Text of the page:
The obvious and economical reasons to reduce your email turnaround time.
By Laura Behrens Wu (Founder & CEO, Shippo)
This is part five of a series from one of our How To Conference speakers. Laura Behrens Wu spoke on our panel How to Create Value with the Right Business Model. Read part one, part two, part three and part four.
Waiting sucks. It always has. As kids, we had a hard time waiting for the afternoon school bell. As adults, we hate waiting for the weekend to start. Every day, almost universally, we hate waiting for replies to our emails.
Why is it, then, that so many companies keep their customers in email limbo?
It is safe to assume that a customer writing in with a problem feels a sense of urgency about getting that issue resolved. The troubles they’re facing are disrupting their workflow; perhaps their whole day.
For our e-commerce merchants, they often need to get a batch of shipments out before the Post Office closes. Any delay with Shippo delays their entire shipping process.
Routes Your Customers Follow
I can only speak for myself, but usually when I run into an issue that isn’t immediately pressing, I tend to browse FAQs and customer forums, searching for solutions online long before I even consider emailing customer support. By the time I’m typing a support email, I’m feeling frustrated and often lamenting a loss of productivity during my workday.
From the perspective of someone reading support emails, those issues may not sound very urgent, but that doesn’t mean they aren’t urgent. Support emails most often mean that the customer on the other end is not able to continue doing whatever he or she had planned to do. Understanding this feeling of helplessness – empathizing with the customer – is essential to swift responsiveness.
Helping One, Helping Many
Often, if we don’t have a solution to direct a customer toward, it means we need to update our Help Center or documentation. In that case, responding to one customer’s email catalyzes a process of editing and updating on our end that saves us time on an untold number of future support requests.
Last November, our site was inaccessible for hundreds of customers on Cyber Monday because our DNS provider was hacked. All of their customers’ sites went down. This was an unacceptable failure on such a high-volume shipping day.
For hours, we were in the dark as to what was wrong and our engineers spent tireless hours creating a successful work-around solution for our impatient customers. Meanwhile, our customer success team communicated back and forth with customers both proactively and reactively.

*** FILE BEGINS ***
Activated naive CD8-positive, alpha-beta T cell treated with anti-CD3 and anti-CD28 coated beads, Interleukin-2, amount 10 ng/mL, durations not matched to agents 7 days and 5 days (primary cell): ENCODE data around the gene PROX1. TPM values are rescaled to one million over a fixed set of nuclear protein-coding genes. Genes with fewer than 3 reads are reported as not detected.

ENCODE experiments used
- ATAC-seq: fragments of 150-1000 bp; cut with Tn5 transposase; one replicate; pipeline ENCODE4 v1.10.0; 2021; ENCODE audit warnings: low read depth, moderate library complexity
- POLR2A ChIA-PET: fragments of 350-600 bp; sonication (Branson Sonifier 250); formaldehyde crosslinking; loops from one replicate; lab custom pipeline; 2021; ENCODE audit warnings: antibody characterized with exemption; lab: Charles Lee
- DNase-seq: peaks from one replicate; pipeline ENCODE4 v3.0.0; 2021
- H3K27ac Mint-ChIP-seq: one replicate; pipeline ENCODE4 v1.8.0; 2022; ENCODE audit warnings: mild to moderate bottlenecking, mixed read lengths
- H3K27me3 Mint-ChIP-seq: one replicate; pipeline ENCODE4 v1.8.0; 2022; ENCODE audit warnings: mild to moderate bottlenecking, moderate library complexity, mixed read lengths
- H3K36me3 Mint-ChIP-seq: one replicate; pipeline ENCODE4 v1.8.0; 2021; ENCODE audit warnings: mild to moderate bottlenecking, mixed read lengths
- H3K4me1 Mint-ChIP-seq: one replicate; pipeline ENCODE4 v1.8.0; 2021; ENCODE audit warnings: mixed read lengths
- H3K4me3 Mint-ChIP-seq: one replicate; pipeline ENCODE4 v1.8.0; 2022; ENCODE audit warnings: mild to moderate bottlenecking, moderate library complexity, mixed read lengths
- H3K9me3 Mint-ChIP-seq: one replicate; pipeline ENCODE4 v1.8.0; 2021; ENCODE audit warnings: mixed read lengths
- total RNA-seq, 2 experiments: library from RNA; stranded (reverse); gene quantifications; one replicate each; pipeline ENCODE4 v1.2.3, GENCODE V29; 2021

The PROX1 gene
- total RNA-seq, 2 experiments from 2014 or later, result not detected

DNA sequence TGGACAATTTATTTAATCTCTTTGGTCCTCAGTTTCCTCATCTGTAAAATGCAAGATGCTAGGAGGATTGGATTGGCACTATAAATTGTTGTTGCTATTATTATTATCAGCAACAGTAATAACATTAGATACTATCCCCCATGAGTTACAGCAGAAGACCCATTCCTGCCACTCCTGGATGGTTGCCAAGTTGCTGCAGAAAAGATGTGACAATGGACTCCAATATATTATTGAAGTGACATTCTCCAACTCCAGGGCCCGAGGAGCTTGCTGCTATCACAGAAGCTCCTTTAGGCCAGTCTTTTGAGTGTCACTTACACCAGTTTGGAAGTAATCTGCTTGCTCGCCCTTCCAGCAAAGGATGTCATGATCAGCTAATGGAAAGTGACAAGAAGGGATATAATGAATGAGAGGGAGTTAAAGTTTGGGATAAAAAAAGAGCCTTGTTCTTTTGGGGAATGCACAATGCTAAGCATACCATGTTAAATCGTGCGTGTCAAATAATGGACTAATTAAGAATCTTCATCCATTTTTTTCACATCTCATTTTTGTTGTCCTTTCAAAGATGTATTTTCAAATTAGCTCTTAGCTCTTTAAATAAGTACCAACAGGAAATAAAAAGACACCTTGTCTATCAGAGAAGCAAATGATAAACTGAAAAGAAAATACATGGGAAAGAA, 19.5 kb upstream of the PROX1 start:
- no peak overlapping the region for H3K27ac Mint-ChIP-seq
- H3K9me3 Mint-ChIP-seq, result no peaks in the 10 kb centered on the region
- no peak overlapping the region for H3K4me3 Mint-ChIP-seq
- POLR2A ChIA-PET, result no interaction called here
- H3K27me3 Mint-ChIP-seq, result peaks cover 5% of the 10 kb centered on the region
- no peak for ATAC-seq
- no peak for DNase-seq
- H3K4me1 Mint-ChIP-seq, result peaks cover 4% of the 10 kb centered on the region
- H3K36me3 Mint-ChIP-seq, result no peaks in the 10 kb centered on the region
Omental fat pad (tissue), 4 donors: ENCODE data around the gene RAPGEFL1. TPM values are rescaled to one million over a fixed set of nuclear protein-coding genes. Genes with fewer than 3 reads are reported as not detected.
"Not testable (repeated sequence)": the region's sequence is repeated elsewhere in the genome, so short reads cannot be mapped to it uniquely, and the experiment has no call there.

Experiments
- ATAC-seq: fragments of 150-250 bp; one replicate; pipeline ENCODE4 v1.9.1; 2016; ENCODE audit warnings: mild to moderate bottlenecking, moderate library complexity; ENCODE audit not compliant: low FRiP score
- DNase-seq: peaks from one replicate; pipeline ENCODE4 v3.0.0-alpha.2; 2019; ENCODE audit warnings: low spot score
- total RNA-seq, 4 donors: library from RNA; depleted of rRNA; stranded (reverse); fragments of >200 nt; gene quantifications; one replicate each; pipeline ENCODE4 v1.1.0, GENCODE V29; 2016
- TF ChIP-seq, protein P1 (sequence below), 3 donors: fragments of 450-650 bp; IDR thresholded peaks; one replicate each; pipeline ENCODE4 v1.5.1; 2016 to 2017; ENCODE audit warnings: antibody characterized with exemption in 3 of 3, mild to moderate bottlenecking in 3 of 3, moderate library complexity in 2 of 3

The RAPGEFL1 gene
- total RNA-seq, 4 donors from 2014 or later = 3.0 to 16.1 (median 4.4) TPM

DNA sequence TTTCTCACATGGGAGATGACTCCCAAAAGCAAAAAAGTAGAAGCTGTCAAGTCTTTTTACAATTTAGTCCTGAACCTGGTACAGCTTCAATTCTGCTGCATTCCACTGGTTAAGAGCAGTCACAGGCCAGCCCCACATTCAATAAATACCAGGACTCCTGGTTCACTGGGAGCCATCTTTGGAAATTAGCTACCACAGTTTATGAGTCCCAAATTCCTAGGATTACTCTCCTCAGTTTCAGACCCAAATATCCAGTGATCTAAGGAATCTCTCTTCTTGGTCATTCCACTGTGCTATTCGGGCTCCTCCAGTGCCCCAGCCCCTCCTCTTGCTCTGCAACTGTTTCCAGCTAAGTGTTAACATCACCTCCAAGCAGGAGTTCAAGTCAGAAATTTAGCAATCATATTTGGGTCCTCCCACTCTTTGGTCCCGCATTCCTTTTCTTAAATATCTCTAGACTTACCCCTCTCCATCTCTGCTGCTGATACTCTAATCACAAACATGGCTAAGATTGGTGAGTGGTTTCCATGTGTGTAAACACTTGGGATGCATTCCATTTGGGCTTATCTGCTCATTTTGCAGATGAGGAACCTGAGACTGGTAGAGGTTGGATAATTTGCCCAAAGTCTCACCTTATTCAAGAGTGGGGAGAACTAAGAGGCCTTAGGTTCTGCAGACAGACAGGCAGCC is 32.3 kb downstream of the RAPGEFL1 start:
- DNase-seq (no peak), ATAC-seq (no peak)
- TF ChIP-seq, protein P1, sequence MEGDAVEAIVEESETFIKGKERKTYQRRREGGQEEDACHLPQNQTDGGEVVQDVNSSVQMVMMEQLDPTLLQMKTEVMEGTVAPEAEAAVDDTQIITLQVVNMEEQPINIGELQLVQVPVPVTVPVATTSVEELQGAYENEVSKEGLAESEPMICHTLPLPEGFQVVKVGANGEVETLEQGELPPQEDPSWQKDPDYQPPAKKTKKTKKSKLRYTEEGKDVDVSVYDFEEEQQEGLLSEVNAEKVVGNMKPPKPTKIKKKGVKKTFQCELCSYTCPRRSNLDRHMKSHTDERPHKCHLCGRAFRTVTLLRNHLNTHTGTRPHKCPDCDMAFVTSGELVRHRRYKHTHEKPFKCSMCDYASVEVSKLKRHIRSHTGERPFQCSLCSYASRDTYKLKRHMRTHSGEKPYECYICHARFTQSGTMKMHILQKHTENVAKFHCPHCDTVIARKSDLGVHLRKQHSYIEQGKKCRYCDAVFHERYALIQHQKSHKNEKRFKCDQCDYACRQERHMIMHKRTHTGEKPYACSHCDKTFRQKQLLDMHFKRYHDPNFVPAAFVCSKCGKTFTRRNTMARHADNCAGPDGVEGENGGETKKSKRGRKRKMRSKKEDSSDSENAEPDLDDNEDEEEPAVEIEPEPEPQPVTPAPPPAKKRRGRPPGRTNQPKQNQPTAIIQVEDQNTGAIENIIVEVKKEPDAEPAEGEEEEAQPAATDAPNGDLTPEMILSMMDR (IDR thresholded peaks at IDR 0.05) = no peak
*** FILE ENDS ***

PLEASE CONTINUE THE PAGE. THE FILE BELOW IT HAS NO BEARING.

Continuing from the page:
Our outbound communication channels on this high-stress day ran the gamut from support request responses, mass and personalized emails, phone calls, Twitter, Facebook, and updates to the Shippo status page. Every channel was used to keep customers updated and to field their questions and pleas for help.
Looking back, I’m grateful, because this was the most important test of our ability to mobilize the powers of communication and responsiveness to connect with our customers. We learned a LOT.
Why it Pays to Respond Quickly
The economic argument for communicating quickly and efficiently: responding to customers in a timely manner directly impacts customer conversion and retention. An expeditious response to a customer’s initial inquiry into Shippo, before their first transaction, captures them at the moment of their intent, before they can find something else to busy themselves with or, worse, a competing service to try out.
We’re happy to say that many converted customers have explicitly pointed to our responsiveness as a major reason for choosing Shippo.
In the spirit of empathy, we recently added a new element to our customer support process: we ask customers to identify their emotional state when they email our support team. We were inspired to try this out based on this insightful post on the UserVoice blog and our personal experiences using AirBnB.
Our key learning so far is that no matter how customers feel initially, they seem to relax a bit as they submit their message, mainly because being able to express how they’re feeling offers a certain amount of relief as they put their question into the hands of someone who understands.
For our customer support team, it’s incredibly helpful to have a more complete profile of the customer with this extra information. Not only can we better prioritize emails based on urgency, but we can also be more intentional and thoughtful about the tone, voice, and detail of our responses.
It goes without saying that we can’t always solve customer issues quickly, especially if they require the attention of our engineers. Still, in my experience, customers tend to be understanding if you simply tell them the truth.
Telling the Truth
The truth can be, “I’m really sorry, but it will take up to 24 hours before we can solve this problem. But we’re working on it!” Any customer would rather hear this than simply be ignored for 24 hours, even if your team was working on the issue during that time.
So, moral of the story: don’t make your customers wait. Their problems and questions should be top of mind at all times, especially when you’re just starting out. Quick, open, deliberate communication should be a driving force to your business.
Image credit: Dooder via Shutterstock.